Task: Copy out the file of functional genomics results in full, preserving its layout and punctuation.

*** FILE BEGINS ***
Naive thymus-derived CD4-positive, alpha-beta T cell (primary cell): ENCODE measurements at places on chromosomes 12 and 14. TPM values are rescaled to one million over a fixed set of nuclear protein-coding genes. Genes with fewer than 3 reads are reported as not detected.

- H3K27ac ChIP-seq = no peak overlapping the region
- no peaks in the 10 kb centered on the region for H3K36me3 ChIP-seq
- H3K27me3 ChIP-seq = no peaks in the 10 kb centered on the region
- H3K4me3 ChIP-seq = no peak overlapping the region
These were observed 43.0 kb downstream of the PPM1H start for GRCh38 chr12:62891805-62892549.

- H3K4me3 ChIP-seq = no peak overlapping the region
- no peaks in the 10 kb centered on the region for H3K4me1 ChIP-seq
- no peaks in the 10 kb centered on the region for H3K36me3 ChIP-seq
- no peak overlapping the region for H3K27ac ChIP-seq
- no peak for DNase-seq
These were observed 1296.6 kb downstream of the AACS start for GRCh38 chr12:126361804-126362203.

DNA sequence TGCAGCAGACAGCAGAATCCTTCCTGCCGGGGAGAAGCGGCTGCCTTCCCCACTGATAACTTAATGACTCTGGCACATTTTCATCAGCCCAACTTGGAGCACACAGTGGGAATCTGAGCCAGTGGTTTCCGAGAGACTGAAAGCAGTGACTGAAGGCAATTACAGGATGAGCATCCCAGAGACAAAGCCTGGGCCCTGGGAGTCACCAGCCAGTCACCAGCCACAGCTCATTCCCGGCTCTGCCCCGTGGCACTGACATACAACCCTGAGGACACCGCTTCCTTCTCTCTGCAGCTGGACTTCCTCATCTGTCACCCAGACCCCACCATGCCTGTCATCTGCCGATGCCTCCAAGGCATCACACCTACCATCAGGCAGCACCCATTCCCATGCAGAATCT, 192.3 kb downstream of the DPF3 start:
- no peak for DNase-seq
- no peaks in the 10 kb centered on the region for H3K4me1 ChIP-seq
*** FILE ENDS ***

Naive thymus-derived CD4-positive, alpha-beta T cell (primary cell): ENCODE measurements at places on chromosomes 12 and 14. TPM values are rescaled to one million over a fixed set of nuclear protein-coding genes. Genes with fewer than 3 reads are reported as not detected.

- H3K27ac ChIP-seq = no peak overlapping the region
- no peaks in the 10 kb centered on the region for H3K36me3 ChIP-seq
- H3K27me3 ChIP-seq = no peaks in the 10 kb centered on the region
- H3K4me3 ChIP-seq = no peak overlapping the region
These were observed 43.0 kb downstream of the PPM1H start for GRCh38 chr12:62891805-62892549.

- H3K4me3 ChIP-seq = no peak overlapping the region
- no peaks in the 10 kb centered on the region for H3K4me1 ChIP-seq
- no peaks in the 10 kb centered on the region for H3K36me3 ChIP-seq
- no peak overlapping the region for H3K27ac ChIP-seq
- no peak for DNase-seq
These were observed 1296.6 kb downstream of the AACS start for GRCh38 chr12:126361804-126362203.

DNA sequence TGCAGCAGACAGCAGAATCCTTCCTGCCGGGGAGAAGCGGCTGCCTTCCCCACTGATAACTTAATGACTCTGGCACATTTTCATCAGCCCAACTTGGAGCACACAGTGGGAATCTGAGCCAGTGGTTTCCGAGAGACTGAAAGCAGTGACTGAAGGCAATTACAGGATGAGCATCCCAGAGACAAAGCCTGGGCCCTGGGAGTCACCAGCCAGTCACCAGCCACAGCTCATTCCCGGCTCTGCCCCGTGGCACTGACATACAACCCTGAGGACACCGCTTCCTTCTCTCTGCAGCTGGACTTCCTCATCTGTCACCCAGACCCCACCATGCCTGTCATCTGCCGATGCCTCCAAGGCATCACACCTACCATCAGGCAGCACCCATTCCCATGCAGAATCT, 192.3 kb downstream of the DPF3 start:
- no peak for DNase-seq
- no peaks in the 10 kb centered on the region for H3K4me1 ChIP-seq